Back then it was just the six of us: Goji, Willow, Wave, Jade, Doobie and me. I don’t remember much from the first couple years after I came here, but sometime during that summer my memories kick in as if my brain suddenly threw the switch that saves stuff. --Clover Blue
When I was a girl I envied my sisters for each having a unique nickname, endearingly handed out by my dad. My oldest sibling Sharon was called Queenie due to her towering height. Luanne was LuLu, Mari-Beth was Izzy, Nita was Neat (although she spelled it "Nete") and LaVonne was Ree, short for her middle name, Marie. My baby brother David we called Gus, or more commonly, Gassy Gus, for obvious reasons. Me? I was simply Donna, although my sisters recently informed me that my nickname was actually Pinch-Face so maybe I just blocked the memory.
One of the most thrilling parts of beginning a new novel is getting to name your "children". CLOVER BLUE is set in a 1960s/70s Northern California spiritual commune led by a quiet but charismatic man who gathers like-minded people to live a life that he terms The Peaceful Way. Each member of Saffron Freedom Community chooses or is given a new name when they join the family. As someone who lives in California and with a twenty-five-year career in massage therapy, I'm pretty sure I've heard every hippie-dippy-woo-woo-hooky-do name out there so I assumed this task would be easy.
Long before typing the first words of the book, I made a list of my characters and their qualities, then assigned them a unique name. Besides Clover Blue and his best friend Harmony, whose namings are revealed as the story unfolds, Jao Ji was the first name that came to me for the group's founder, given to him by an Indian guru. I wanted the leader's title to be a bit of a puzzle, just as he is. I liked the sound of the word. In Hindi Jao means "go" and Ji is a suffix of respect. So to my mind, having traveled throughout Eastern Asia before starting the commune, it felt like a fitting name for him.
The next two names were given to prominent characters Willow and Wave, who, despite the free love enjoyed during the sexual revolution, remain steadfast in their love for each other. Willow is a skilled yogi and Wave a former surfer who abandoned the sea after an encounter with a shark. Another original member, Doobie gets his moniker from not only being the family marijuana cultivator, but also the person who consumes most of the product. It's a friendly name, which reflects Doobie's easy-going personality.
On and on my list went with names like Lyric, Tao, Peace, Feather and Earth, a singer-songwriter, a thespian, a war protester, a bee-keeper and a wildish woman who worships nature. As the story progresses, three more characters show up: a teen-aged girl called Rain, midwife Serena, and Lotus, a neighboring artist. Other characters appear on the list, minor characters, and together I created a lively cast of spiritual seekers devoted to living a peaceful life in nature, far from the madding crowd. But as the story unfolded on the pages and these people came into better focus, they evolved from simple characters to three-dimensional human beings with a past and a purpose. Some wore their names perfectly while others began to slough off the names I'd given them, begging for a more suitable one.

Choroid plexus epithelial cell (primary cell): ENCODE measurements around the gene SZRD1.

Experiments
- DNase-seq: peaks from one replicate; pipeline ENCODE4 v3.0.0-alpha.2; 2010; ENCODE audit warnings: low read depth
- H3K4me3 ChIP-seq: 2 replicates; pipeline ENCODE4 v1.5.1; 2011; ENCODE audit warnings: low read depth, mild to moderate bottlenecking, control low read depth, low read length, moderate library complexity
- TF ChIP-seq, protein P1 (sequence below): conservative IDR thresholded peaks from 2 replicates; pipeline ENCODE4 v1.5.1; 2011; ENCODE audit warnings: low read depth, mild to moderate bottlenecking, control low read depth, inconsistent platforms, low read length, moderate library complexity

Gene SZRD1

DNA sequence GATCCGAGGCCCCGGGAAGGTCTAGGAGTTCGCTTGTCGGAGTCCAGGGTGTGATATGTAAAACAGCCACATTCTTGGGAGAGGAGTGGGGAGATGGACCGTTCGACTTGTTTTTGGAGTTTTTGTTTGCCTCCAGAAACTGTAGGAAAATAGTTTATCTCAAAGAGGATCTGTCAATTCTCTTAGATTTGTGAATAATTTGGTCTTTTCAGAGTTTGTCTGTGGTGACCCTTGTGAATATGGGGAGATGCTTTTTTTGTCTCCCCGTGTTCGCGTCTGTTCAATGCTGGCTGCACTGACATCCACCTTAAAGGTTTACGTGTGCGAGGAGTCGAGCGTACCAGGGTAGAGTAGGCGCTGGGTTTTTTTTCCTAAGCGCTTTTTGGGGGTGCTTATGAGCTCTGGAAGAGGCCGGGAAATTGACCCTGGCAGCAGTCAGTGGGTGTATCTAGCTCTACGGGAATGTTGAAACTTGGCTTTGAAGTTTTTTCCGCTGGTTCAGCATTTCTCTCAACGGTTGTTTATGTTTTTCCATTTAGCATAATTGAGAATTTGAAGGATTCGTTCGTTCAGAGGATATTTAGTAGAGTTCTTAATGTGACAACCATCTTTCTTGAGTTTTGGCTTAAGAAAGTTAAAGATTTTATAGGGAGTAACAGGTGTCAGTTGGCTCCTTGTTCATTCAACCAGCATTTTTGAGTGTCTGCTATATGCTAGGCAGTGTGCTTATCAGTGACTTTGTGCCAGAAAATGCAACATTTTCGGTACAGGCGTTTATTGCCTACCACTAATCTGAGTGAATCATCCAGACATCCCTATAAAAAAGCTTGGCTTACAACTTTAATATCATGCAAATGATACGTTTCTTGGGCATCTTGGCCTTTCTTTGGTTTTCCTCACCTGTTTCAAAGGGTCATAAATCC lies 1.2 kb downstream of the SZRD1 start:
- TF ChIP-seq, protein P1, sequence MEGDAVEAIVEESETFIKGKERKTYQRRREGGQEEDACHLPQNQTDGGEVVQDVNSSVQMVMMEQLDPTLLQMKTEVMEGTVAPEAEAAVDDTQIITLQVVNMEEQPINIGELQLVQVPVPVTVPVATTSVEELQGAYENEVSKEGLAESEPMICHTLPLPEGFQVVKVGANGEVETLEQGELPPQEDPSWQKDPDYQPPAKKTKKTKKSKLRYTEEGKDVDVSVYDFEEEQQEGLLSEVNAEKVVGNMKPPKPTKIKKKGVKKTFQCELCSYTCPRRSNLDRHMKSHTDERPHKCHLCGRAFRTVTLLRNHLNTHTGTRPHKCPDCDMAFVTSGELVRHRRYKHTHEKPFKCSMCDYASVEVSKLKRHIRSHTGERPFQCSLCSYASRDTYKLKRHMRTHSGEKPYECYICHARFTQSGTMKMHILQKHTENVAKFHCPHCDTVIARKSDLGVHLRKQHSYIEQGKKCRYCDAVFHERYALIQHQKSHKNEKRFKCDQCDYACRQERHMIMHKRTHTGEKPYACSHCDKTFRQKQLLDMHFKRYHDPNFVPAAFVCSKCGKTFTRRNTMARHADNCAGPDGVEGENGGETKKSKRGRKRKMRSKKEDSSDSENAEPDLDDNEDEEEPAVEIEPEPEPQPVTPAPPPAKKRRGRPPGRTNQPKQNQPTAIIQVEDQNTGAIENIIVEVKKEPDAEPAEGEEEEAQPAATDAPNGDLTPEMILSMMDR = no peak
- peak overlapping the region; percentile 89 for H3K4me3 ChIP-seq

Jao Ji became Goji, a bastardization of what his teacher had called him, underscoring his flawed self-image. Rather than "Respected Traveler" his name became simply a plant with berries. Peace was renamed Coyote when he evolved from being just an army deserter to a man whose integrity runs much deeper than his politics. Earth became Gaia as she grew into her unpredictable wildness. I changed Feather to Jade because she is a much stronger, more independent woman than I'd first imagined. And sadly, Lyric and Tao disappeared from the pages as I tightened the cast and killed off my darlings.
What I realized while writing Clover Blue is that it would have been easy to take the lazy route and write caricatured versions of every hippie or flower child I've ever met, read about or seen on the screen. But the characters in CLOVER BLUE are more than their names. They are part of a collective tribe yet each with distinct passions and motivations, just like you and me. Mine just happens to be conjuring worlds full of imagined people and places to entertain and hopefully, enlighten readers. I sincerely hope you enjoy the time you spend with them as much as I did creating them.
CLOVER BLUE is now available for Pre-Order!